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4-374 (Raw)

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addressee,male author,male,Twigg, James Hamilton,23
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Plaint Text :
Private Written
Private Correspondence
O'Farrell, 1984
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4-374-raw.txt — 2 KB

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My dear father, this is the first place I have got a show of sending mail since soon after leaving Princess Alix. Three of us started out from there with three big horses and a strong cart and about 5 months supply of flour etc. for the Earlstown Creek via Mount Margaret', Hawk's Nest and British Flag'. [94] Not finding any good country about the Earlstown we took the bush for it and got into the desert. We steered north-west and as we had no map we didn't know where we would hit out but after travelling for over 200 miles we have just struck Lake Way. We were lucky enough to get water and only did a perish twice and then only for the horses. We saw no blacks but could see their tracks fresh sometimes in the morning. We had a dog and she kept them off in the night as unless a nigger can make a dead certainty he won't tackle you. We had 3 revolvers, 2 rifles and a 12 bore shot gun. We found water by ranging out 5 or 6 miles from the line the dray took, one on each side and sent up smoke signals when we noticed signs of Blacks or found water, which latter were usually got on flat granite rocks and unless one tumbled right bang on top of it he might miss it. The sand was up the spokes half-way to the nave and as we always kept our 100 gallon tank full (half a ton) you can imagine that we had a job. 
We are at present on a small patch of alluvial and are making tucker. As for wages it is impossible to get work; the country is flooded with men out of employment.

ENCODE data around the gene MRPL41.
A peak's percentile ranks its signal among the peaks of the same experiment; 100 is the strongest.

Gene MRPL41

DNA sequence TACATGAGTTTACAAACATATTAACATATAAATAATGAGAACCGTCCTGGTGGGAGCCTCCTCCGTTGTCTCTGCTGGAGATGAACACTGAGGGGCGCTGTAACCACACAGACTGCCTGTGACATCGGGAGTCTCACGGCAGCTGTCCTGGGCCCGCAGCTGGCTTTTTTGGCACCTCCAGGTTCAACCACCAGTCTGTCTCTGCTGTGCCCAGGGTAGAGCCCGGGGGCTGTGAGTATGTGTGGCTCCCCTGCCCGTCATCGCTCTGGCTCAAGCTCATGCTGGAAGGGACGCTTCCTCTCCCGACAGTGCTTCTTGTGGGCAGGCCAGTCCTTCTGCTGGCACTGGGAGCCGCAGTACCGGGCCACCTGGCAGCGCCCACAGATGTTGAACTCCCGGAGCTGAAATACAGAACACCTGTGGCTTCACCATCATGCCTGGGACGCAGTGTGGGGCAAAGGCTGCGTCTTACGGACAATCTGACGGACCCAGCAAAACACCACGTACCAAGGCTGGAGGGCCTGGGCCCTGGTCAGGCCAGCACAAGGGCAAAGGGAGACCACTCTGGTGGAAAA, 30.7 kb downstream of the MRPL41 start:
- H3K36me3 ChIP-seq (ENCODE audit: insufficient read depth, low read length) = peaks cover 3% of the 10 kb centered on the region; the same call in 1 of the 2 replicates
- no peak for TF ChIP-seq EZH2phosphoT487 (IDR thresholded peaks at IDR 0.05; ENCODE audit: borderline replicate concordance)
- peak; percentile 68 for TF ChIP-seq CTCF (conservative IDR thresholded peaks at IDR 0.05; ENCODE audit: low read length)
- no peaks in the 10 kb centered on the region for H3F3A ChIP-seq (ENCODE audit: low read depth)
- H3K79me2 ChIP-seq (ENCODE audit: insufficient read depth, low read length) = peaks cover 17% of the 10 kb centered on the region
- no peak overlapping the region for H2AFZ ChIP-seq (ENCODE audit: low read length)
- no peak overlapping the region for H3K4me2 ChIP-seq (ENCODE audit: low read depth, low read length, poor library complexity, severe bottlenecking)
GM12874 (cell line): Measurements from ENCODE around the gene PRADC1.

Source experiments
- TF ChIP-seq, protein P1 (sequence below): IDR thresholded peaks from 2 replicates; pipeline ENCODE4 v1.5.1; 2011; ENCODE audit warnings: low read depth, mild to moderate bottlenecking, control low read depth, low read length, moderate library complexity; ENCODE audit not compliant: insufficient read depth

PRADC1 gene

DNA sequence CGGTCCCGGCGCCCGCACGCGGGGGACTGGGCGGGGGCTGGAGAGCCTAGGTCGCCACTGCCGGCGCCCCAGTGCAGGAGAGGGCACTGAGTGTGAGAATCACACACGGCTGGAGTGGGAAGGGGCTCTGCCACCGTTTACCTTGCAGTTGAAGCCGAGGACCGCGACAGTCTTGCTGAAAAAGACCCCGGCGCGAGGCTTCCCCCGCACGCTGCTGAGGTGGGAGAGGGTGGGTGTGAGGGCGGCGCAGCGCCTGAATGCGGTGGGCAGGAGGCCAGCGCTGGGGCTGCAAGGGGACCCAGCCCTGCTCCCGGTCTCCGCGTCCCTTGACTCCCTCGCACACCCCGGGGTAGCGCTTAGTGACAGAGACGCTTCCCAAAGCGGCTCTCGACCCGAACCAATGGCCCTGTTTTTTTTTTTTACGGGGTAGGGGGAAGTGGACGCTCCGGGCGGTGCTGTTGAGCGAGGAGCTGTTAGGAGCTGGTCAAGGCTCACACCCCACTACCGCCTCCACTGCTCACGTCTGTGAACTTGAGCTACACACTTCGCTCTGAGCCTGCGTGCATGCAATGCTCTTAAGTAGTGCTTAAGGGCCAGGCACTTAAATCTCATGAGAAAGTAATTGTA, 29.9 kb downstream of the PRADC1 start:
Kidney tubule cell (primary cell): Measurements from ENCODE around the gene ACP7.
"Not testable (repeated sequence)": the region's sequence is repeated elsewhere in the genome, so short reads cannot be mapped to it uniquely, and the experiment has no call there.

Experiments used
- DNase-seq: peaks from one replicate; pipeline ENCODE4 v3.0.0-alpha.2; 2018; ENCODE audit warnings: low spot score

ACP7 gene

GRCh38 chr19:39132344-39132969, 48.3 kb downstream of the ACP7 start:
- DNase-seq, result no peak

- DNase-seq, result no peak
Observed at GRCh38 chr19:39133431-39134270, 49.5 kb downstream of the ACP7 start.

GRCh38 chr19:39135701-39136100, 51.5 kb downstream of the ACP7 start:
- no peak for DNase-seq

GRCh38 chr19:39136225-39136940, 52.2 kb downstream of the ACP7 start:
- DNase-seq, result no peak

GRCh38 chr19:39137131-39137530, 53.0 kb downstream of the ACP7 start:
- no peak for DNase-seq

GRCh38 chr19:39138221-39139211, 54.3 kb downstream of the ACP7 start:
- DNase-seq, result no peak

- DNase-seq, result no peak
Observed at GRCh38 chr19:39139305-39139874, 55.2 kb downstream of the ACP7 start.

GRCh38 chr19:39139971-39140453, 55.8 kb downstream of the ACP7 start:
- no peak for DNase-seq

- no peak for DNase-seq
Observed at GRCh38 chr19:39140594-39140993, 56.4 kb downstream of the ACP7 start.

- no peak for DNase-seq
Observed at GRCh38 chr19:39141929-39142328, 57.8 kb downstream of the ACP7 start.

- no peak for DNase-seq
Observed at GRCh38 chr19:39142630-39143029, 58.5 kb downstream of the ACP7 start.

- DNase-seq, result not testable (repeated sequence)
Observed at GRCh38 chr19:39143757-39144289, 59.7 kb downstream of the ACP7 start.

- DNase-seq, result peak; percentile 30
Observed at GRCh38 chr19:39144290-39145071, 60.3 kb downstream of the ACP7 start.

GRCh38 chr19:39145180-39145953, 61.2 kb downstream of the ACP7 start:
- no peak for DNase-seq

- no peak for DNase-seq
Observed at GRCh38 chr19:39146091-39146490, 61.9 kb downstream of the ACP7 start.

Do not write to me as I may be on my way to the Territory or Kimberley in a month. 
We have been the furthest east of any dray and I expect the police will be sent out to look for us from Princess Alix as only three months before we left a man I knew called Reison was killed by the niggers on the Earlstown Creek.... 
This country will be in a bad state shortly. The mines are going bung but you wouldn't hear about that as the papers make such a noise about the few good mines in Western Australia. Anyone in England would naturally think it was a grand place for the working man but it takes a very few men to work even a mine like the Boulder until they get down to 2,000 or 3,000 feet which won't be for 15 or 20 years at the present rate and there are thousands in the country who can't get out of it. 
I will drop you a line now and again from such points of civilisation as we may touch in our trave1s. There are about 500 niggers here always cadging tucker [...] When I see any prospects of our being anytime in once place I will write to the Alix for my mail, and if you people have acted up to my expectations I should get a good budget. 
There are lots of ducks, swans, and geese on the lake but without a canoe one stands no show of getting them. I've got a lot of native weapons but goodness knows if I'll ever be able to take them home.